"Jellyfish" by Steve Blackburn
Workshops & C lasses
2020 - Due to the pandemic there will be no workshops or classes held this year.
What would it take for you to break through to a new level of watercolor painting? That's what this workshop is all about.
No matter what level you are at in your painting journey, this workshop is for you. Working with the instructor's exciting pouring technique, we will also concentrate on what you need to learn to advance your painting skills. The instructor will work with you personally to evaluate where you are and where you want to go with your painting. Then everyone will work through the painting process to:
Develop a new, personal painting style Fix problem areas in your paintings Learn how to use color logically Open up new ways of seeing values and shapes Discover what works for you in a painting
Description of my technique: This workshop will focus on experimental pouring techniques, using poured frisket, poured paint and traditional brushwork. Students will paint from their own resource materials at whatever size they want (although a half-size sheet usually works best). DO NOT draw the piece beforehand - the drawing is done in two steps, both before and during the pouring process. The key to the poured paintings is having the right subject matter. It will work best when done from photos or other pictures of close-up subjects, such as florals or leaves, in analogous colors. That's why sunflowers work great (analogous yellows and greens), but red water lilies do not (red and green don't mix in this class). See my notes on materials for more subject ideas.
The pouring process of the painting takes several steps. After sketching the basic shapes, frisket is poured to create movement in the piece. Then anywhere from 5-10 steps of mostly analogous colors are poured on before the frisket is removed. The drawing is then redone in a tighter manner, sometimes changing the composition to fit what has happened with the pouring. Then, if needed, more colors are poured to remove some of the whites that the frisket left, and to add more interest in areas. Every painting is different, and part of the fun (and challenge) in the process is figuring out when to stop the pouring and proceed to brushwork.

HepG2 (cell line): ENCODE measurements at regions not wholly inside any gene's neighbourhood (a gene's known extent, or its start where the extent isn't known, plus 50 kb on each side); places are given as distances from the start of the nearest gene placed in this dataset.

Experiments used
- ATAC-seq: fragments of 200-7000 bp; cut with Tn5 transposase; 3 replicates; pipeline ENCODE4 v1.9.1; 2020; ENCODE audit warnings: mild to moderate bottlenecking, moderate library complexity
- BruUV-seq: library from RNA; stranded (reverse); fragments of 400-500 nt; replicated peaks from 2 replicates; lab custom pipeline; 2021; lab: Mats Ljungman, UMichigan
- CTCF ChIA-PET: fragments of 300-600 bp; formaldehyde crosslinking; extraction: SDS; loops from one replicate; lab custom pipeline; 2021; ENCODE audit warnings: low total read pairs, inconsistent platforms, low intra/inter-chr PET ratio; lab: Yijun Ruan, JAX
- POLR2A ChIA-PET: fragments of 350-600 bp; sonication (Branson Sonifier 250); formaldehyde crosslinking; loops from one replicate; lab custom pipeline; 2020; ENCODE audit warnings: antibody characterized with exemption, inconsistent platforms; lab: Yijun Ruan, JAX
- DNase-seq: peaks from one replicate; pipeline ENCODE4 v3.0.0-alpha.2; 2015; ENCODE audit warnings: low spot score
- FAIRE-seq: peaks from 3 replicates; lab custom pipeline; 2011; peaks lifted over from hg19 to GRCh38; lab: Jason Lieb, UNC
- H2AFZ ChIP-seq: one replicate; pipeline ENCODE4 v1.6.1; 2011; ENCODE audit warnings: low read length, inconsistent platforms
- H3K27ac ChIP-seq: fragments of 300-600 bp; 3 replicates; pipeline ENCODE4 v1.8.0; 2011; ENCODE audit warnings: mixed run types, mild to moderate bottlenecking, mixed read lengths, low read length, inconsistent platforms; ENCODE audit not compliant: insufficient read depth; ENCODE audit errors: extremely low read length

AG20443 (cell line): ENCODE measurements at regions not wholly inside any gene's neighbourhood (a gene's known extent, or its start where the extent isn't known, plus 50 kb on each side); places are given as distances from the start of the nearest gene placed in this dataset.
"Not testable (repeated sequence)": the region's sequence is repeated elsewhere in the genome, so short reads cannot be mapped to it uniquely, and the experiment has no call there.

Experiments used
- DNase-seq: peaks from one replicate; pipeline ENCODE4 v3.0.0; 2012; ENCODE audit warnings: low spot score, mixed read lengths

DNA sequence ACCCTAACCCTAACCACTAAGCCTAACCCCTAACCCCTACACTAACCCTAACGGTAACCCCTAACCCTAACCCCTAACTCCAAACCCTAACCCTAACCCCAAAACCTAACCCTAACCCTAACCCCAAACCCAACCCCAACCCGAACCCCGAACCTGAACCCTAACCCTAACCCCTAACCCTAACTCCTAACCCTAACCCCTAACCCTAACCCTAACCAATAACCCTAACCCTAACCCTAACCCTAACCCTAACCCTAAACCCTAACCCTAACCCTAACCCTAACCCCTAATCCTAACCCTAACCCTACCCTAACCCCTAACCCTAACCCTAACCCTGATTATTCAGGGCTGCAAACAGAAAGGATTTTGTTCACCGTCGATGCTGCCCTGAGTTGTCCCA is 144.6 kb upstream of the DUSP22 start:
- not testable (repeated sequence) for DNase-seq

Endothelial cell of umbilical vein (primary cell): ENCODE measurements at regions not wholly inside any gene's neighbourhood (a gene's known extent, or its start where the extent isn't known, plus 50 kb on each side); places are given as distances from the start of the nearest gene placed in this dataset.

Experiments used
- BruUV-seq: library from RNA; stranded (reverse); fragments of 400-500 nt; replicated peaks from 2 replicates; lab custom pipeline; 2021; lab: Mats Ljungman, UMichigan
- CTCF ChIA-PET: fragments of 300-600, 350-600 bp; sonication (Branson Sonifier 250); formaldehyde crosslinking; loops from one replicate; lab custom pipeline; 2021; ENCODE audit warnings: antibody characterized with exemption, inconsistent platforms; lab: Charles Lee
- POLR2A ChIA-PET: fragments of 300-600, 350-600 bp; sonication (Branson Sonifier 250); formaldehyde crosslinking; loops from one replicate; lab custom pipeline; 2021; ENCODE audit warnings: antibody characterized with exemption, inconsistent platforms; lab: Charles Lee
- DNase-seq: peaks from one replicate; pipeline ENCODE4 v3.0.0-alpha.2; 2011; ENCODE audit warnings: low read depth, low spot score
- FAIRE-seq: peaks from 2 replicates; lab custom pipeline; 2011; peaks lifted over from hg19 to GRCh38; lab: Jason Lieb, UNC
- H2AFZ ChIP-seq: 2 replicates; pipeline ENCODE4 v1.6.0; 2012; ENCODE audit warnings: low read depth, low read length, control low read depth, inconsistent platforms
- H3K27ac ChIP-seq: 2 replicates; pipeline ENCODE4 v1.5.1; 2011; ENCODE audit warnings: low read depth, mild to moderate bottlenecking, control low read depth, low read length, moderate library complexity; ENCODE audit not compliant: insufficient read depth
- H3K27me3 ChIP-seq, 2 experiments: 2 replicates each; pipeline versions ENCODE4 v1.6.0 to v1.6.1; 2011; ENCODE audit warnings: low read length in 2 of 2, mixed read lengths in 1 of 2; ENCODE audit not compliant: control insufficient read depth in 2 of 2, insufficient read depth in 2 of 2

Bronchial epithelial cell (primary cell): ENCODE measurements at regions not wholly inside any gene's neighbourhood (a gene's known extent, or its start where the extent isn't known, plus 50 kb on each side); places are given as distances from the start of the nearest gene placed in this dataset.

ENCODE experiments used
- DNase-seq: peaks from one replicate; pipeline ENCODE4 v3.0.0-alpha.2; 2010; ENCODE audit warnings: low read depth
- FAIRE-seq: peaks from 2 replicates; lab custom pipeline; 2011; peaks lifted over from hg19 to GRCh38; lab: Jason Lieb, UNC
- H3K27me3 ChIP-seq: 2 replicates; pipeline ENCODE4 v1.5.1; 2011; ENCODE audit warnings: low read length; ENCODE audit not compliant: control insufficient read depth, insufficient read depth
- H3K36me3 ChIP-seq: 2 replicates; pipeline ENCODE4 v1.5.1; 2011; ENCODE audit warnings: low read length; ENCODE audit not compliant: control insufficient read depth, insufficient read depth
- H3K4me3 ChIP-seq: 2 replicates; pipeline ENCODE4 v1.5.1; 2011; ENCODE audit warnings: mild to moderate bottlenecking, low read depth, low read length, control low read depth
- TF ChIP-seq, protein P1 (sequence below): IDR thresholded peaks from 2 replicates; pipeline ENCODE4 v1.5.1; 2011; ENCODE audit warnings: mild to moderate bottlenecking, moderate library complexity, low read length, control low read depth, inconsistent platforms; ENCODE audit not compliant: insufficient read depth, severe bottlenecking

After all the pours are completed, the painting is finished with traditional brushwork. In my case this usually means negative painting and working with a dramatic value scale. I decide where to keep white or lighter areas and begin to work from light to dark with the brush. Then after zapping in the darkest spaces, I work backwards to the lighter areas to finish the painting.
There may be a critique session later in the workshop, after the students have done their own poured painting. .
"Quiet Reflections" by Steve Blackburn
"Painting Motion in Watercolor"
PYAG Member Only Workshop
Date: Saturday, June 1, 2019
Location: Arts Center of Yates County, Rosenfeld Workshop Studio
Objective: Create fluid movement in your watercolor paintings.
Glycerin is part of the composition of watercolors along with the gum arabic binder. Adding more glycerin to the paper changes the flow of your watercolors across the paper. See how this technique creates a soft sense of movement in your paintings.
PYAG Member Only Workshop
Instructor: Steve Blackburn
Date: Tuesday & Wednesday, July 30 & 31
Location: Sunny Point Workshop Studio
Cost: $100 (PYAG Members Only)
Objective: Break through to a new level of watercolor painting
Focus is on experimental pouring techniques, using poured frisket, poured paint and traditional brushwork.